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          We present the latest version of the Molecular Evolutionary Genetics Analysis (Mega) software, which contains many sophisticated methods and tools for phylogenomics and phylomedicine. In this major upgrade, Mega has been optimized for use on 64-bit computing systems for analyzing larger datasets. Researchers can now explore and analyze tens of thousands of sequences in Mega The new version also provides an advanced wizard for building timetrees and includes a new functionality to automatically predict gene duplication events in gene family trees. The 64-bit Mega is made available in two interfaces: graphical and command line. The graphical user interface (GUI) is a native Microsoft Windows application that can also be used on Mac OS X. The command line Mega is available as native applications for Windows, Linux, and Mac OS X. They are intended for use in high-throughput and scripted analysis. Both versions are available from www.megasoftware.net free of charge.
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            Genetic variants within the genus Echinococcus identified by mitochondrial DNA sequencing.

            The pattern of species and strain variation within the genus Echinococcus is complex and controversial. In an attempt to characterise objectively the various species and strains, the sequence of a region of the mitochondrial cytochrome c oxidase subunit I (CO1) gene was determined for 56 Echinococcus isolates. Eleven different genotypes were detected, including 7 within Echinococcus granulosus, and these were used to categorise the isolates. The 4 generally accepted Echinococcus species were clearly distinguishable using this approach. In addition, the consensus view of the strain pattern within E. granulosus, based on a variety of criteria of differentiation, was broadly upheld. Very little variation was detected within Echinococcus multilocularis. Remarkable intra-strain homogeneity was found at the DNA sequence level. This region of the rapidly evolving mitochondrial genome is useful as a marker of species and strain identity and as a preliminary indication of evolutionary divergence within the genus Echinococcus.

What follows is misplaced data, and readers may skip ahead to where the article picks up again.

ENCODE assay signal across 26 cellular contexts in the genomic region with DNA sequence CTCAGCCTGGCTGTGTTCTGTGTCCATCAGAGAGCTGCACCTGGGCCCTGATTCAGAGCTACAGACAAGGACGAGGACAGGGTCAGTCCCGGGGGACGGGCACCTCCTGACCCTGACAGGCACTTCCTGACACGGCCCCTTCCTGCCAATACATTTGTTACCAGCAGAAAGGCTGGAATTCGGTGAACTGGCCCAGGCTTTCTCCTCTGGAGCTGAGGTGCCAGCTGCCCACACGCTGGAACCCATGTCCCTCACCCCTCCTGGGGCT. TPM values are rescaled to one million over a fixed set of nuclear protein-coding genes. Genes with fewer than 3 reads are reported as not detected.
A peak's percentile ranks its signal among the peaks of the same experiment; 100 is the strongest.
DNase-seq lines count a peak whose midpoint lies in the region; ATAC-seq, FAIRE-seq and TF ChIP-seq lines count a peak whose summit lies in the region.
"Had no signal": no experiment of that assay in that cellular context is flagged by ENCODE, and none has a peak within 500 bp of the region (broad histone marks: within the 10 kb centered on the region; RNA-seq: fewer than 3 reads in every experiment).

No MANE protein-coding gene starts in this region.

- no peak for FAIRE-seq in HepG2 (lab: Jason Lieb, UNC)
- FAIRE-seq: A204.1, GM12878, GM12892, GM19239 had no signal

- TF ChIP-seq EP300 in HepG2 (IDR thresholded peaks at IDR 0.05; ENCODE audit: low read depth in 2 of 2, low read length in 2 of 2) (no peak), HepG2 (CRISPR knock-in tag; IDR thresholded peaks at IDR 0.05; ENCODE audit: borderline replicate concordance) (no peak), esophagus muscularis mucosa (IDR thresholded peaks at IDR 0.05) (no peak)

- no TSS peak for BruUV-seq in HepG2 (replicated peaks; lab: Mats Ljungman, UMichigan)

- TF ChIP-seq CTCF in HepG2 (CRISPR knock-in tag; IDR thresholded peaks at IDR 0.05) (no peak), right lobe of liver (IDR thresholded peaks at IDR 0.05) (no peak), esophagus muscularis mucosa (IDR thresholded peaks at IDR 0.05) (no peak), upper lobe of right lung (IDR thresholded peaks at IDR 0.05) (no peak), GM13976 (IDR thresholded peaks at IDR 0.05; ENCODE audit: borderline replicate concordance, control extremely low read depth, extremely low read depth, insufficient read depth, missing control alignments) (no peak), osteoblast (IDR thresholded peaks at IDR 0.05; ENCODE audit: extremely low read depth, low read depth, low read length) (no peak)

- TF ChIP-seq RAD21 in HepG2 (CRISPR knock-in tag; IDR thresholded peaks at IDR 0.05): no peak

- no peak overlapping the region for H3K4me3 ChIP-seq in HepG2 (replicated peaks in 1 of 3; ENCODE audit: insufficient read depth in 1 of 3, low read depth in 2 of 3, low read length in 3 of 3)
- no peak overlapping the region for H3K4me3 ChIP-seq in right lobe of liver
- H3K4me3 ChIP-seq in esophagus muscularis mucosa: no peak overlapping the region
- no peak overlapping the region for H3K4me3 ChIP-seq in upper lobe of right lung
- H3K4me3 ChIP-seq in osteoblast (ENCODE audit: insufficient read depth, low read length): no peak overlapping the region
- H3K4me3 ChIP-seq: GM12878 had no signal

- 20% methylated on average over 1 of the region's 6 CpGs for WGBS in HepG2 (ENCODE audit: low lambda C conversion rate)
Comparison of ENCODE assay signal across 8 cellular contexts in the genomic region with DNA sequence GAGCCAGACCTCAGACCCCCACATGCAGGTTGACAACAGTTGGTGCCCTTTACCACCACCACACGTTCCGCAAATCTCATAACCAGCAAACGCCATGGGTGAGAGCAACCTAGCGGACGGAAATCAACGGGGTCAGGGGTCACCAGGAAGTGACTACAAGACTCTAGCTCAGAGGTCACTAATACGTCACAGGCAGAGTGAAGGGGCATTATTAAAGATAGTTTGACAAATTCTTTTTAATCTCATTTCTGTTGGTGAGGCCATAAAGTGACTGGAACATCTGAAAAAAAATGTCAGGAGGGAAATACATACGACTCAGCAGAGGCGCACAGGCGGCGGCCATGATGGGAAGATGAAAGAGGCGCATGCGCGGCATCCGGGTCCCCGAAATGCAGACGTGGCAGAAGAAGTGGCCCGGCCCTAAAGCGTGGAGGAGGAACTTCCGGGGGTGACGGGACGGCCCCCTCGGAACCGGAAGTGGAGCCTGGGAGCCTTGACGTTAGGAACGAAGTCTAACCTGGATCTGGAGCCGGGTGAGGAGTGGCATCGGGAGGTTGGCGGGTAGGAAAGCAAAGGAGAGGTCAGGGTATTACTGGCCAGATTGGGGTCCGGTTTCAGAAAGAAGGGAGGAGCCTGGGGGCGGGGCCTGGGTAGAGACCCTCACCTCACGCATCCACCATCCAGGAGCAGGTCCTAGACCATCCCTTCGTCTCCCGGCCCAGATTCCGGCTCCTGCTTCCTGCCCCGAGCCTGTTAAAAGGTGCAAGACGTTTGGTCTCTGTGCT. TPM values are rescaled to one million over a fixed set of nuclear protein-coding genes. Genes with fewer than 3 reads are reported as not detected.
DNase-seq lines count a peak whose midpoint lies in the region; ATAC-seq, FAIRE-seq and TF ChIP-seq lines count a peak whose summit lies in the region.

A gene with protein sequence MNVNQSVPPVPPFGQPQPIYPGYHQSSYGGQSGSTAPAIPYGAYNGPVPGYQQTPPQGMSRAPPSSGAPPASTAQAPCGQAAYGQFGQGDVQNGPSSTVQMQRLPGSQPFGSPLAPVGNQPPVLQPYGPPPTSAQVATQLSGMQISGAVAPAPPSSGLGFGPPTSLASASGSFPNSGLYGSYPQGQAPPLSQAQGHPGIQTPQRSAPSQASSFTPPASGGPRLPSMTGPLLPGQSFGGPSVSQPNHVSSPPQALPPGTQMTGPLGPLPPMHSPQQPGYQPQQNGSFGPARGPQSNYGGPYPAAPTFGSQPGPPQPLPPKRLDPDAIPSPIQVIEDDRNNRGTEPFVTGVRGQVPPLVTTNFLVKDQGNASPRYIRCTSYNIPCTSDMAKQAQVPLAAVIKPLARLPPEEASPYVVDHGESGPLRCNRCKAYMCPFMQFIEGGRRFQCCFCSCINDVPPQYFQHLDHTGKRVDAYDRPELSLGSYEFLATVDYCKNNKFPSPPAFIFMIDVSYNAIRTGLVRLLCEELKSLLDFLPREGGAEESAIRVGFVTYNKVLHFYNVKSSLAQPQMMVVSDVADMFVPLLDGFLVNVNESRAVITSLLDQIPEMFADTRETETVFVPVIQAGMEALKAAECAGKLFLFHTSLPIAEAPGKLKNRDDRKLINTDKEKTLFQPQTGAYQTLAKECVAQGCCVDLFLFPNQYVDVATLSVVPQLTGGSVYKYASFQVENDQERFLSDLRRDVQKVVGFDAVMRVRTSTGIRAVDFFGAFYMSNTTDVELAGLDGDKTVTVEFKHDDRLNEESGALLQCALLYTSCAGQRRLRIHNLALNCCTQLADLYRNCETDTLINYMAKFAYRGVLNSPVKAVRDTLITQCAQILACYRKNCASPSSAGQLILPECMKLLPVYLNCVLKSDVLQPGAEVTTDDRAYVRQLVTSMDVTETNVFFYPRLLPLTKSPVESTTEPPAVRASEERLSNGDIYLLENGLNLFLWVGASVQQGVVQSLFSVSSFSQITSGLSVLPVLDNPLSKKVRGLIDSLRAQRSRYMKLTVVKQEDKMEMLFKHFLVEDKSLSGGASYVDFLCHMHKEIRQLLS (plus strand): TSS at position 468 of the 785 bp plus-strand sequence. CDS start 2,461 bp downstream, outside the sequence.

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              Large predators in the Alps: The fall and rise of man's competitors

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                Author and article information

                Journal
                Parasite
                Parasite
                parasite
                Parasite
                EDP Sciences
                1252-607X
                1776-1042
                2021
                05 February 2021
                : 28
                : ( publisher-idID: parasite/2021/01 )
                Affiliations
                [1 ] Department of Veterinary Sciences, University of Pisa Viale delle Piagge 2 56124 Pisa Italy
                [2 ] Department of Public Health and Infectious Diseases, Sapienza University of Rome Piazzale Aldo Moro 5 00185 Rome Italy
                Author notes
                [* ]Corresponding author: antonio.felicioli@ 123456unipi.it
                Article
                parasite200153 10.1051/parasite/2021008
                10.1051/parasite/2021008
                7863970
                33544075
                © F. Macchioni et al., published by EDP Sciences, 2021

                This is an Open Access article distributed under the terms of the Creative Commons Attribution License ( https://creativecommons.org/licenses/by/4.0), which permits unrestricted use, distribution, and reproduction in any medium, provided the original work is properly cited.

                Page count
                Figures: 1, Tables: 3, Equations: 0, References: 60, Pages: 8
                Categories
                Research Article